Landscaping Owners & Experts Discuss Recession Fears

Landscaping business owners & consultants discuss the labor shortage and its implications for 2023 + how a recession might impact the industry.

Danielle Riha
February 1, 2023

Continuing on our conversation on recession concerns and their impact on the labor shortage, green industry business owners and consultants shared some insights specific to the landscaping industry.

On the Likelihood of A Recession & How to Prepare:

We are overdue for a correction that was expected in 2020. Interest rates will continue to rise until the economy cools off (possibly starting to do so now). Smart employers will be seeking their best options for a pivot now. If demand softens in landscaping design and build in 2023 for a couple of years, it's best to have less debt, more maintenance or other recurring revenue type work and the ability to re-deploy employees rather than losing them.

— Alison Hoffman, The Harvest Group

We are lucky enough to work in the fairly recession-resistant Horticulture Industry that, traditionally, has only seen a decline in large landscape/hardscape installations during economic downturns. Thus, we are not overly concerned about the likelihood of a recession.
Employers continue to bolster their customer-facing teams with additional talent while being a bit more cautious when planning increased production facilities and hiring additional production teams.  Through the pandemic, many companies built out supply chain teams which we believe will be beneficial in customer retention as budgets tighten throughout the economy.

— Ben Molenda, Best Human Capital & Advisory Group

I believe the likelihood of recession this time around is less than the fear of a potential recession due to a 24 hr news feed pushing the topic. We will continue to keep our “ear to the street” with upstream real estate development professionals, but as it currently stands we concentrate on transparency with our staff and will push a collective effort towards client retention.

— Loren McIrvin, Allied Landscape

Find new ways to offer perks and incentive programs. During economic downturns, people often look to cut out non-essential expenses like gym memberships, and going out to eat. Are there ways you can offer gift cards or vouchers for these items? Are there monetary incentive programs that are based on annual performance? These could go a long way to creating an employment relationship that goes beyond the next week's paycheck.

— Chad Diller, Landscape Leadership

On the Labor Shortage & Its Implications for 2023:

According to LinkedIn's Ultimate List of Employer Brand Statistics, 75% of job seekers research companies before applying for a job. Green industry companies struggle with recruiting because they have a weak employer brand that offers little to no differentiations from other home services providers in their market. They're all saying the same things and there is too much uncertainty behind the curtain. Recruits have no idea if they're applying to work for a true "winner" or just another landscaper.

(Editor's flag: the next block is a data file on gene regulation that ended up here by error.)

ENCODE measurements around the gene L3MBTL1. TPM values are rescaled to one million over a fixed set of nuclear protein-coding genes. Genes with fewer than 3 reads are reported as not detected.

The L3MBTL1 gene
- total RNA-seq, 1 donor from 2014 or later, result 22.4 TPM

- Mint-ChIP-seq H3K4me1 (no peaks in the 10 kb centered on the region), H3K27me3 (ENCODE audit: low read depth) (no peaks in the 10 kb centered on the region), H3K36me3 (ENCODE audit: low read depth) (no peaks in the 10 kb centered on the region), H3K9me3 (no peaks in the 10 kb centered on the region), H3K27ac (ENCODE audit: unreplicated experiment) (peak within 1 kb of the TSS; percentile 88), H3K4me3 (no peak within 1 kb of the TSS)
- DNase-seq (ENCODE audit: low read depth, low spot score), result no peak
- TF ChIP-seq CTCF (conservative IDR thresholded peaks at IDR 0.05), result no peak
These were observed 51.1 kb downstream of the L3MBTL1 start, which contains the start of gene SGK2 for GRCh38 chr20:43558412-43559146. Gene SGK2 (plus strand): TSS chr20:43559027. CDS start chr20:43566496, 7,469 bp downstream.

Companies will continue to compete on wage alone unless they do three things:

  1. Show a superior positive company culture.
  2. Clearly position their company with a strong and unique identity in their market.
  3. Effectively market their employer brand.

— Chad Diller, Landscape Leadership

The labor shortage will continue into 2023. The best employers are companies that are growing, creating new opportunities for workers, invested in careers for their employees, and providing a culture of quality, teamwork and respect that embraces the many benefits of the green industry. I do think the best people will continue to be poached from the best companies and to prevent that, long term incentive plans will become prevalent for both the existing managers and contributors, as well as the "bench".

— Alison Hoffman, The Harvest Group

We expect labor shortages, but we will continue to hire to our core values. We will advertise and recruit with clear career paths and formalized training in a multicultural, friendly work environment. Our culture and employee referral program has allowed us to recruit informally with a 15% growth rate.

— Loren McIrvin, Allied Landscape

From what we’ve been seeing, it's unlikely that the labor shortage will ease up in 2023. In fact, it's likely to continue to be a candidate's market, with more job openings than there are qualified candidates to fill them. This presents a significant challenge for employers, who will need to get creative in order to attract and retain top talent.

— Scott & Kati Molchan, Million Dollar Landscaper

In 2023, it will likely still be a candidate's market despite more job openings, especially for frontline employees.

— Jack Jostes, Ramblin Jackson

For more on this topic, see what the rest of our partners had to say about current recession fears, or see how things are looking for the construction industry.

Recession Readiness for the Green Industry: Proactively Preparing Your Business

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